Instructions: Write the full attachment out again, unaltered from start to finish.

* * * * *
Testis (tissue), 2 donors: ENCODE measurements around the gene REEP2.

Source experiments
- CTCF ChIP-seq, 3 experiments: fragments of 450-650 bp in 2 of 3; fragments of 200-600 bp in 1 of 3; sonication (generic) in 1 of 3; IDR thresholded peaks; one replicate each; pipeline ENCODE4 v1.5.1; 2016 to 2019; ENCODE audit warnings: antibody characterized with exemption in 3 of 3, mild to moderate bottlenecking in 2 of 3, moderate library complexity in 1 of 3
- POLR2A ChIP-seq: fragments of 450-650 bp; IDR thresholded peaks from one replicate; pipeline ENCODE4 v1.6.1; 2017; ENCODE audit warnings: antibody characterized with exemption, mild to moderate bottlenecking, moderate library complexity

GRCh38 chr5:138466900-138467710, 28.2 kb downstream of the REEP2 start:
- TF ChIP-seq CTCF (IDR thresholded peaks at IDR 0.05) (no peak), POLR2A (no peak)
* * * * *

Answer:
Testis (tissue), 2 donors: ENCODE measurements around the gene REEP2.

Source experiments
- CTCF ChIP-seq, 3 experiments: fragments of 450-650 bp in 2 of 3; fragments of 200-600 bp in 1 of 3; sonication (generic) in 1 of 3; IDR thresholded peaks; one replicate each; pipeline ENCODE4 v1.5.1; 2016 to 2019; ENCODE audit warnings: antibody characterized with exemption in 3 of 3, mild to moderate bottlenecking in 2 of 3, moderate library complexity in 1 of 3
- POLR2A ChIP-seq: fragments of 450-650 bp; IDR thresholded peaks from one replicate; pipeline ENCODE4 v1.6.1; 2017; ENCODE audit warnings: antibody characterized with exemption, mild to moderate bottlenecking, moderate library complexity

GRCh38 chr5:138466900-138467710, 28.2 kb downstream of the REEP2 start:
- TF ChIP-seq CTCF (IDR thresholded peaks at IDR 0.05) (no peak), POLR2A (no peak)